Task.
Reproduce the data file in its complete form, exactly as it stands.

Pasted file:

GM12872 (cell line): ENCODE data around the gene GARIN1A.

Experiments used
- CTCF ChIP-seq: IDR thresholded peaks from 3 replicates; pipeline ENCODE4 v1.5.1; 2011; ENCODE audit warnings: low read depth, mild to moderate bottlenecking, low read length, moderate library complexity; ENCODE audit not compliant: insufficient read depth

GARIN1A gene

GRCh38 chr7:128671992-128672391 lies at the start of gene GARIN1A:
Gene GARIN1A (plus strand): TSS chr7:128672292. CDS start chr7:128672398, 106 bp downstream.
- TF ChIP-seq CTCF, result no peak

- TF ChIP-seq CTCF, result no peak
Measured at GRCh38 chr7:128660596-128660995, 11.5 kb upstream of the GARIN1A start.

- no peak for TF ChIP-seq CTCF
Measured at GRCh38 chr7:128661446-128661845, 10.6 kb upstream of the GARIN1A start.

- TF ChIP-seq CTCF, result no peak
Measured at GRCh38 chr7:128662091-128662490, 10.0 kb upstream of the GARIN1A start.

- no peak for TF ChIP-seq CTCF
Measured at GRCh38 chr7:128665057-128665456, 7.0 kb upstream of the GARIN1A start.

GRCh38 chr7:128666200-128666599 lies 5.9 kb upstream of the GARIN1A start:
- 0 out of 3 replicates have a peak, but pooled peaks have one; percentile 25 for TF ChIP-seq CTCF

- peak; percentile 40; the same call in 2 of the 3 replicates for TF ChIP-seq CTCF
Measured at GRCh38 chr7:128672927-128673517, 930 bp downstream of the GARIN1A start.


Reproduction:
GM12872 (cell line): ENCODE data around the gene GARIN1A.

Experiments used
- CTCF ChIP-seq: IDR thresholded peaks from 3 replicates; pipeline ENCODE4 v1.5.1; 2011; ENCODE audit warnings: low read depth, mild to moderate bottlenecking, low read length, moderate library complexity; ENCODE audit not compliant: insufficient read depth

GARIN1A gene

GRCh38 chr7:128671992-128672391 lies at the start of gene GARIN1A:
Gene GARIN1A (plus strand): TSS chr7:128672292. CDS start chr7:128672398, 106 bp downstream.
- TF ChIP-seq CTCF, result no peak

- TF ChIP-seq CTCF, result no peak
Measured at GRCh38 chr7:128660596-128660995, 11.5 kb upstream of the GARIN1A start.

- no peak for TF ChIP-seq CTCF
Measured at GRCh38 chr7:128661446-128661845, 10.6 kb upstream of the GARIN1A start.

- TF ChIP-seq CTCF, result no peak
Measured at GRCh38 chr7:128662091-128662490, 10.0 kb upstream of the GARIN1A start.

- no peak for TF ChIP-seq CTCF
Measured at GRCh38 chr7:128665057-128665456, 7.0 kb upstream of the GARIN1A start.

GRCh38 chr7:128666200-128666599 lies 5.9 kb upstream of the GARIN1A start:
- 0 out of 3 replicates have a peak, but pooled peaks have one; percentile 25 for TF ChIP-seq CTCF

- peak; percentile 40; the same call in 2 of the 3 replicates for TF ChIP-seq CTCF
Measured at GRCh38 chr7:128672927-128673517, 930 bp downstream of the GARIN1A start.